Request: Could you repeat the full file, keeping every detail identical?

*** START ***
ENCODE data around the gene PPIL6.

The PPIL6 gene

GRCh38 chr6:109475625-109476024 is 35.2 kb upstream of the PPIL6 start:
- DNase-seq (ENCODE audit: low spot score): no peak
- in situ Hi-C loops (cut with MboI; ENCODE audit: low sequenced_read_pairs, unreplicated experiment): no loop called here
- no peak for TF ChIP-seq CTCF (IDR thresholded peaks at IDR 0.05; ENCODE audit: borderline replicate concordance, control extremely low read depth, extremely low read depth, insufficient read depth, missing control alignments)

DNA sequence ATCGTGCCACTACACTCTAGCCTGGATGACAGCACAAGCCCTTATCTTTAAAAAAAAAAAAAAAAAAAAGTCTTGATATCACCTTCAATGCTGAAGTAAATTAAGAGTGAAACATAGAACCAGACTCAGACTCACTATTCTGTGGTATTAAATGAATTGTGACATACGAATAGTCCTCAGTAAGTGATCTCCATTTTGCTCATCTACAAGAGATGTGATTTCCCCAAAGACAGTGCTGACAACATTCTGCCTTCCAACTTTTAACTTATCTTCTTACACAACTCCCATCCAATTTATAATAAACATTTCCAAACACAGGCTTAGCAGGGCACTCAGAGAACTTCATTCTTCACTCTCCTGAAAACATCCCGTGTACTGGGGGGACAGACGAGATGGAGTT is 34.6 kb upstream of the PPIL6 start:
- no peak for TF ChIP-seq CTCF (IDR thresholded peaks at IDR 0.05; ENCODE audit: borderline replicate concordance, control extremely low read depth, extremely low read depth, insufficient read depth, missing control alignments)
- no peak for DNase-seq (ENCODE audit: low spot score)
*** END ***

ENCODE data around the gene PPIL6.

The PPIL6 gene

GRCh38 chr6:109475625-109476024 is 35.2 kb upstream of the PPIL6 start:
- DNase-seq (ENCODE audit: low spot score): no peak
- in situ Hi-C loops (cut with MboI; ENCODE audit: low sequenced_read_pairs, unreplicated experiment): no loop called here
- no peak for TF ChIP-seq CTCF (IDR thresholded peaks at IDR 0.05; ENCODE audit: borderline replicate concordance, control extremely low read depth, extremely low read depth, insufficient read depth, missing control alignments)

DNA sequence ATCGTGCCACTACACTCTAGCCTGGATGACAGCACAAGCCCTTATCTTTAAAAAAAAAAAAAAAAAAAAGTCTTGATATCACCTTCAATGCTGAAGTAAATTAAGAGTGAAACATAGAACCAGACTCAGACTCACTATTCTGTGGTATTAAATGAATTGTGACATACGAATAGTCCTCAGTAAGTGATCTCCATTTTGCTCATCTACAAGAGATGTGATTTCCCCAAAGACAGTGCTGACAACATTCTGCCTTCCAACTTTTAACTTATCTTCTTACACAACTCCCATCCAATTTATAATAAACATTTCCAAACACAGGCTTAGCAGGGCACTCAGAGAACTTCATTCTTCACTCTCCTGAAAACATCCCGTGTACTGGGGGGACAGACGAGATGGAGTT is 34.6 kb upstream of the PPIL6 start:
- no peak for TF ChIP-seq CTCF (IDR thresholded peaks at IDR 0.05; ENCODE audit: borderline replicate concordance, control extremely low read depth, extremely low read depth, insufficient read depth, missing control alignments)
- no peak for DNase-seq (ENCODE audit: low spot score)